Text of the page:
To decide which haptic feedback to associate with neurofeedback, we observed haptic perception for specific tactile and kinesthetic stimuli. Different mockups were created and we observed the best perceptual haptic resolution with vibration, temperature, shape/hardness change (felt as “breathing”) and shape change /brushing. With these we made four single-haptic feedback prototypes for the pilot study.

Golf Ball

Haptic feedback with a change of texture.

Haptic modulations

Haptic feedback is simulated by pulling the mockup’s skin from the inside.

Controlling the feedback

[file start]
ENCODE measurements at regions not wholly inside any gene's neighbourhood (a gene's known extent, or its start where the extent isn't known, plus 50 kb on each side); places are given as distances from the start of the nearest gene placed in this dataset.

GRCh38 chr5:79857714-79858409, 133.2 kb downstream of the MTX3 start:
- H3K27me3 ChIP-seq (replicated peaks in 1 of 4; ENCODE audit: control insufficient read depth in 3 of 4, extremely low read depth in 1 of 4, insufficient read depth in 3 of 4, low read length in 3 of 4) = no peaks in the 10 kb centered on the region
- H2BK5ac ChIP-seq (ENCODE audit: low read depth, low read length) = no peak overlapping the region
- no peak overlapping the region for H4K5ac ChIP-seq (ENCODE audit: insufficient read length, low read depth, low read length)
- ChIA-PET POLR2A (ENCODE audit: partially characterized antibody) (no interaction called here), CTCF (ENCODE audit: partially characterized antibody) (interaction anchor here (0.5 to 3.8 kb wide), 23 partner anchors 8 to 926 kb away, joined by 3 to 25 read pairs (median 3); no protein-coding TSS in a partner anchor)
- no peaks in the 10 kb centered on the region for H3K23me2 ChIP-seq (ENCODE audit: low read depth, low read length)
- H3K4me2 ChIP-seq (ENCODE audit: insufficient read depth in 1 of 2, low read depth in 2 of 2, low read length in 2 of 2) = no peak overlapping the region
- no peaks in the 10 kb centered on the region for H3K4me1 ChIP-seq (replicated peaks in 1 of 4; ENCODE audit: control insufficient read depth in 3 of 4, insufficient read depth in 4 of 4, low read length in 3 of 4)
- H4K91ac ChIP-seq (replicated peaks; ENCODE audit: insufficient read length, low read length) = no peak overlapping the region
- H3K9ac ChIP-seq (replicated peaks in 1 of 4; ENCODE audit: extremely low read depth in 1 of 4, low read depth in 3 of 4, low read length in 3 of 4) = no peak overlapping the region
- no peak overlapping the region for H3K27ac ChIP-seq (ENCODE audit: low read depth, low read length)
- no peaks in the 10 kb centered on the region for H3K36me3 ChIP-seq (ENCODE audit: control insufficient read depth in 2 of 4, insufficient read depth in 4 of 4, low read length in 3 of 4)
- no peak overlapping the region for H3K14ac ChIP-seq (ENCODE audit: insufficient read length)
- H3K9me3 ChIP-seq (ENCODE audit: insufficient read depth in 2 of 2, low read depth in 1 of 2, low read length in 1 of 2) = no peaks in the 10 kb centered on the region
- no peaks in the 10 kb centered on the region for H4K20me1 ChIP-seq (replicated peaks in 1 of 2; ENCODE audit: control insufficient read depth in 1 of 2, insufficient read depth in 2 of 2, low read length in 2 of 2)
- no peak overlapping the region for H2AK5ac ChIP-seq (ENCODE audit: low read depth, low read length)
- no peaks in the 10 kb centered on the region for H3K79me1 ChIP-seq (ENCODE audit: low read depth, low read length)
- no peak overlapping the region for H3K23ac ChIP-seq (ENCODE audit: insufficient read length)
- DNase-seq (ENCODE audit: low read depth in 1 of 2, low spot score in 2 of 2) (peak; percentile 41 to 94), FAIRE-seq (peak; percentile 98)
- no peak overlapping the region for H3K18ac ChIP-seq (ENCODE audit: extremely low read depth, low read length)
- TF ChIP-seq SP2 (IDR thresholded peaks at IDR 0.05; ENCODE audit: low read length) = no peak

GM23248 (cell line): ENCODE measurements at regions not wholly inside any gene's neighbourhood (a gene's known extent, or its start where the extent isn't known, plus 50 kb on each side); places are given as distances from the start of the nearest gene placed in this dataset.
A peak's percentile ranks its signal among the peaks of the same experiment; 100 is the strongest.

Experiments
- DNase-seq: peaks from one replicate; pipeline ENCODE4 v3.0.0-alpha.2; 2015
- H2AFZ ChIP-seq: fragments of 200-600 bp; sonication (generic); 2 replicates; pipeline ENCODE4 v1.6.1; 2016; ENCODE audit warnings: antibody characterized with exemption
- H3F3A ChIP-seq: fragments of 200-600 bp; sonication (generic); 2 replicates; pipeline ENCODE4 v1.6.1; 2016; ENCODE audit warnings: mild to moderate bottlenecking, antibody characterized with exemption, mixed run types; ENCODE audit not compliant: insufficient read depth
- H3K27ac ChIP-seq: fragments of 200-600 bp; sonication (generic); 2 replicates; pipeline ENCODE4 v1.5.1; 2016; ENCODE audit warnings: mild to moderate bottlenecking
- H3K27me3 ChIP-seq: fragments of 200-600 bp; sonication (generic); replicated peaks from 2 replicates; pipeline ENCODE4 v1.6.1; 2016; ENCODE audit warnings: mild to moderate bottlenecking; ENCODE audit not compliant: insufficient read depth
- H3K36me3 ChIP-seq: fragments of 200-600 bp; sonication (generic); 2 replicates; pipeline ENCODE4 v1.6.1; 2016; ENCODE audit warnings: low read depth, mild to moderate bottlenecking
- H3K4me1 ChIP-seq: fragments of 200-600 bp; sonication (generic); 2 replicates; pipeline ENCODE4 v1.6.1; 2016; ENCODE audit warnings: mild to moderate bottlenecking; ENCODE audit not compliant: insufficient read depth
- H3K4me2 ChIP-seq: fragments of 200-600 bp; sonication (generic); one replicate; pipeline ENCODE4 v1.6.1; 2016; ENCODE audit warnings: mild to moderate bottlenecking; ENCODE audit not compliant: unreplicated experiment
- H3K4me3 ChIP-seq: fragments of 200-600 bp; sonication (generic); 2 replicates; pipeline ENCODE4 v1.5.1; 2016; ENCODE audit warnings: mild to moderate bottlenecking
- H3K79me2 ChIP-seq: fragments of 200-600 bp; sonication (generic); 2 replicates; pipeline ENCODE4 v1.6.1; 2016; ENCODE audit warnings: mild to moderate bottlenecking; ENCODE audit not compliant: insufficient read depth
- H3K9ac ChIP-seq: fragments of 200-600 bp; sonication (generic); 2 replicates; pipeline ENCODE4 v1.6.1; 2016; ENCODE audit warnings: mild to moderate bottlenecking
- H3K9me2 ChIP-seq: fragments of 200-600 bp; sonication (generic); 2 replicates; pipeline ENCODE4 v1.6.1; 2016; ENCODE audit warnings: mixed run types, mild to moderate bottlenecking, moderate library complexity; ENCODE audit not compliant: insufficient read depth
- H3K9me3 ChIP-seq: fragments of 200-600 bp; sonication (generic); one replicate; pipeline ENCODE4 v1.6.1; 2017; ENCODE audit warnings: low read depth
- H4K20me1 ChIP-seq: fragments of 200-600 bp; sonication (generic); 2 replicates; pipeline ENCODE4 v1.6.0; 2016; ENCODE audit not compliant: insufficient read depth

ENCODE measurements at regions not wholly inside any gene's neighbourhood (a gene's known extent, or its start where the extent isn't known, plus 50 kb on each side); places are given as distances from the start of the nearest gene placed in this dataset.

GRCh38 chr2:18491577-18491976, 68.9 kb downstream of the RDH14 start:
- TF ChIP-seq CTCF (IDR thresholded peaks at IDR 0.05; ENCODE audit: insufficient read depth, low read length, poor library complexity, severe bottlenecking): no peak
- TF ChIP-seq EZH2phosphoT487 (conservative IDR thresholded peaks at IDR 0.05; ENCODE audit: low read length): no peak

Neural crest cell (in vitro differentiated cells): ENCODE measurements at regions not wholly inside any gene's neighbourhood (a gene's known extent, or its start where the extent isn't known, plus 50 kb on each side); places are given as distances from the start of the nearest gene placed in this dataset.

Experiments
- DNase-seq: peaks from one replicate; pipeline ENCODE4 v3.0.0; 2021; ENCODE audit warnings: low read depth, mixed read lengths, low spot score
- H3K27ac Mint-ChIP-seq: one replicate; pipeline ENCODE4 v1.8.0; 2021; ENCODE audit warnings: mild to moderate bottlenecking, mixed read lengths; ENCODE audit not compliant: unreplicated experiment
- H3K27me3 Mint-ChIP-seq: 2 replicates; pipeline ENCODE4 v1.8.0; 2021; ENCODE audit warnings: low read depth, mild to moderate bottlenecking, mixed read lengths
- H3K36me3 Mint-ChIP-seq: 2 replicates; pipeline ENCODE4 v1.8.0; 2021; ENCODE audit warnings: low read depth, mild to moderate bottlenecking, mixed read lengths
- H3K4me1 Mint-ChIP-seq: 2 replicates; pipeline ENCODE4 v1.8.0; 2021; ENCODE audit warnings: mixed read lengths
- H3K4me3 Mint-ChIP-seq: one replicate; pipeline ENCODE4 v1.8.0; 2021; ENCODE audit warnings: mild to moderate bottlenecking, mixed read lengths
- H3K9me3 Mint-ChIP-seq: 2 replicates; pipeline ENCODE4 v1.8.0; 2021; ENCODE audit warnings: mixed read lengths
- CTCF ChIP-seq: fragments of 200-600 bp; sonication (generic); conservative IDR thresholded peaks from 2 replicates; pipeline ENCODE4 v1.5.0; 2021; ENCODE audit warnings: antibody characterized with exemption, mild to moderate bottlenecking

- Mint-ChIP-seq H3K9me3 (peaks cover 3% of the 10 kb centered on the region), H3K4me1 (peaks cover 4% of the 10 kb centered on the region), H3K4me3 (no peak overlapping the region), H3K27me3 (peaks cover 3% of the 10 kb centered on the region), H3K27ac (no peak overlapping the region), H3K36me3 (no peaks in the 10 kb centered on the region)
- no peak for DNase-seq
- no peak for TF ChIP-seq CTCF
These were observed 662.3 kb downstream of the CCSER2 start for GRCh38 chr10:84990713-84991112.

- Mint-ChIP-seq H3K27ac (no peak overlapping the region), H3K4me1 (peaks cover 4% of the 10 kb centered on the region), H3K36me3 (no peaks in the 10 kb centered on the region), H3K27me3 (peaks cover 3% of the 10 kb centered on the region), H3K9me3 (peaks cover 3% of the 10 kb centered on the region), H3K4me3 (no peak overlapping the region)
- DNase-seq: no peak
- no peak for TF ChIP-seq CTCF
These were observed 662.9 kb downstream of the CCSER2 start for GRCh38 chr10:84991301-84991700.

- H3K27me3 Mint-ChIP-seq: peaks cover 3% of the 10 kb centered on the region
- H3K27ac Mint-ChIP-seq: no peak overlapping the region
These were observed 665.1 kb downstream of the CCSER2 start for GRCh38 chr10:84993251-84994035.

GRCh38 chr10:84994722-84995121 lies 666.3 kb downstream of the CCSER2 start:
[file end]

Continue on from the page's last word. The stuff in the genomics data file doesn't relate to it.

A special table was created to control the mockups. By pulling on a cable, the surface of the device changes texture incrementally.


With the same controlling system (tension cable attached to the device), the wood pins rotate while the surface takes a concave shape. This results as a texture / shape / pressure feedback.

Breathing Thing

Shape/pressure feedback through the displacement of air from one chamber to the other.

Hot & Cold

Thermoelectric actuator: the current flow in one direction causes heat to be transferred from surface A to surface B. One surface is hot and the other one is cold. The haptic feedback can be controlled incrementally.


Vibration actuator to be placed in a silicone ball

haptic perception study

Controlling the feedback

A power supply is used to control thermal feedback on the fingers and vibrotactile feedback in the palm (silicone ball).

Haptic Neurofeedback Pilot Study